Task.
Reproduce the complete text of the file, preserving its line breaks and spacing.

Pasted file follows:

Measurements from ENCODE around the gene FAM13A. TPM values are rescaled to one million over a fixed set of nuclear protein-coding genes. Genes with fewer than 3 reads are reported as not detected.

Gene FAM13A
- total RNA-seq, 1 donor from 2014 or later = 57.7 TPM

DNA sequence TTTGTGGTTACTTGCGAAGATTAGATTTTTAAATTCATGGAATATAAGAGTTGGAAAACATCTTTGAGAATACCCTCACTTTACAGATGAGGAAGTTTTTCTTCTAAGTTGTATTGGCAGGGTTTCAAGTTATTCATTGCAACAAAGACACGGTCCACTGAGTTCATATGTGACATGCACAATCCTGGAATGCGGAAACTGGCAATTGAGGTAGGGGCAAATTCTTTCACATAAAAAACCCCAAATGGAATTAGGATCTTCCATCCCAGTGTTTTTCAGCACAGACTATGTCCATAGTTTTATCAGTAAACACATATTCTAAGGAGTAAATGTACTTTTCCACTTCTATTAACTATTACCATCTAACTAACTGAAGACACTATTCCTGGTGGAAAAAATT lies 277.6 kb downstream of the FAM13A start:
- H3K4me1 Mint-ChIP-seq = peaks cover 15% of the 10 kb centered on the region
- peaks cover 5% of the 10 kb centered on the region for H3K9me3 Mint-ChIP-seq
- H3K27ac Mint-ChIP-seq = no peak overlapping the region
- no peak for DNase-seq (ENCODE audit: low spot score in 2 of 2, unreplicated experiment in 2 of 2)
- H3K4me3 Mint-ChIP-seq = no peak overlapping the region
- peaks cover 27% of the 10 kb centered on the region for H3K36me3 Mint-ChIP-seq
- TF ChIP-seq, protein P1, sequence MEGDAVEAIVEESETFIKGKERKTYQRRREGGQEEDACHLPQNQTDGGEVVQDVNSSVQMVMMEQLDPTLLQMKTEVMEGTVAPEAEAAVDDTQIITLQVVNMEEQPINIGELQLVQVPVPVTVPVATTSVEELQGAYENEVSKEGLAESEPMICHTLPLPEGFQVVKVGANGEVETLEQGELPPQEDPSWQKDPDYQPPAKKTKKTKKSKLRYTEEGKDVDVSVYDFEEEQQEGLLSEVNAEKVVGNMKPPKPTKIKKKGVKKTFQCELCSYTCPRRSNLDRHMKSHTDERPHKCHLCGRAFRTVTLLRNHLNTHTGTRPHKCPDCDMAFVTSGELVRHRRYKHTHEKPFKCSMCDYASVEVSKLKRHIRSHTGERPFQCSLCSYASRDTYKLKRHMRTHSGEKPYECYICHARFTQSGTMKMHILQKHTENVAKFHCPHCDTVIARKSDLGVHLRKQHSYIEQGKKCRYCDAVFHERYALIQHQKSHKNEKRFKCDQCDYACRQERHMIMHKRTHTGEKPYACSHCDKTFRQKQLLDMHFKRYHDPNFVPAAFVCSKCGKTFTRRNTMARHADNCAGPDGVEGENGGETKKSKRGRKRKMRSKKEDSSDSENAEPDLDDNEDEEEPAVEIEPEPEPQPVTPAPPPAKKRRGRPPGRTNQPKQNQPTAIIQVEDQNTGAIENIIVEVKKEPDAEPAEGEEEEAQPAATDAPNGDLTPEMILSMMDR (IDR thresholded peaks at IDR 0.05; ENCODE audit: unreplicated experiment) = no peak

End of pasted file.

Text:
Measurements from ENCODE around the gene FAM13A. TPM values are rescaled to one million over a fixed set of nuclear protein-coding genes. Genes with fewer than 3 reads are reported as not detected.

Gene FAM13A
- total RNA-seq, 1 donor from 2014 or later = 57.7 TPM

DNA sequence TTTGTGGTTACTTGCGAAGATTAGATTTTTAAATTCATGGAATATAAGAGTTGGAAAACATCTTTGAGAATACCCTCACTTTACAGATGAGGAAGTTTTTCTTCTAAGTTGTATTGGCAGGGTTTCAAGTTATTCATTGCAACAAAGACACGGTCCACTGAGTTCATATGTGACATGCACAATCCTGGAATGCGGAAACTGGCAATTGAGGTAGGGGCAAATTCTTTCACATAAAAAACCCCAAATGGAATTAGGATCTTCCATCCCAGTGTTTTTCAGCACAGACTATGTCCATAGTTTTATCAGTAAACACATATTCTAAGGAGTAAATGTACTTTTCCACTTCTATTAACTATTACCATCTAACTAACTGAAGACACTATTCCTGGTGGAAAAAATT lies 277.6 kb downstream of the FAM13A start:
- H3K4me1 Mint-ChIP-seq = peaks cover 15% of the 10 kb centered on the region
- peaks cover 5% of the 10 kb centered on the region for H3K9me3 Mint-ChIP-seq
- H3K27ac Mint-ChIP-seq = no peak overlapping the region
- no peak for DNase-seq (ENCODE audit: low spot score in 2 of 2, unreplicated experiment in 2 of 2)
- H3K4me3 Mint-ChIP-seq = no peak overlapping the region
- peaks cover 27% of the 10 kb centered on the region for H3K36me3 Mint-ChIP-seq
- TF ChIP-seq, protein P1, sequence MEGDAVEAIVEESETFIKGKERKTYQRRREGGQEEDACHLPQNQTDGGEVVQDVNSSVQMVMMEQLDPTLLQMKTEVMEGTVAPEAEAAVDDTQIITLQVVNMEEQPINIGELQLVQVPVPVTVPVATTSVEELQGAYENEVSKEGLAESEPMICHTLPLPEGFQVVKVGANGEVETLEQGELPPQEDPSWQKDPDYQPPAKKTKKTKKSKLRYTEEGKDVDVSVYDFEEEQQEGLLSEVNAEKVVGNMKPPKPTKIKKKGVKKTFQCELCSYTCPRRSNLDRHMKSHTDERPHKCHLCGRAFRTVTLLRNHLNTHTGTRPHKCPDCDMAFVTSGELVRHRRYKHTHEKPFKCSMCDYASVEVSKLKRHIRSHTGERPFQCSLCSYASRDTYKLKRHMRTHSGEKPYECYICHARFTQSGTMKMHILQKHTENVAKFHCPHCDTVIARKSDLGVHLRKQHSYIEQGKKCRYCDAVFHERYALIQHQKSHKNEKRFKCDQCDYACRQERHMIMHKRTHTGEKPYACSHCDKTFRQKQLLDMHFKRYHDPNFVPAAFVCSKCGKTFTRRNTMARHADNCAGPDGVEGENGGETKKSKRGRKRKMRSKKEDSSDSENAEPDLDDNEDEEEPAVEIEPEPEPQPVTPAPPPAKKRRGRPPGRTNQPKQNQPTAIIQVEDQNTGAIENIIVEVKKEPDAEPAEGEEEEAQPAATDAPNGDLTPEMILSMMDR (IDR thresholded peaks at IDR 0.05; ENCODE audit: unreplicated experiment) = no peak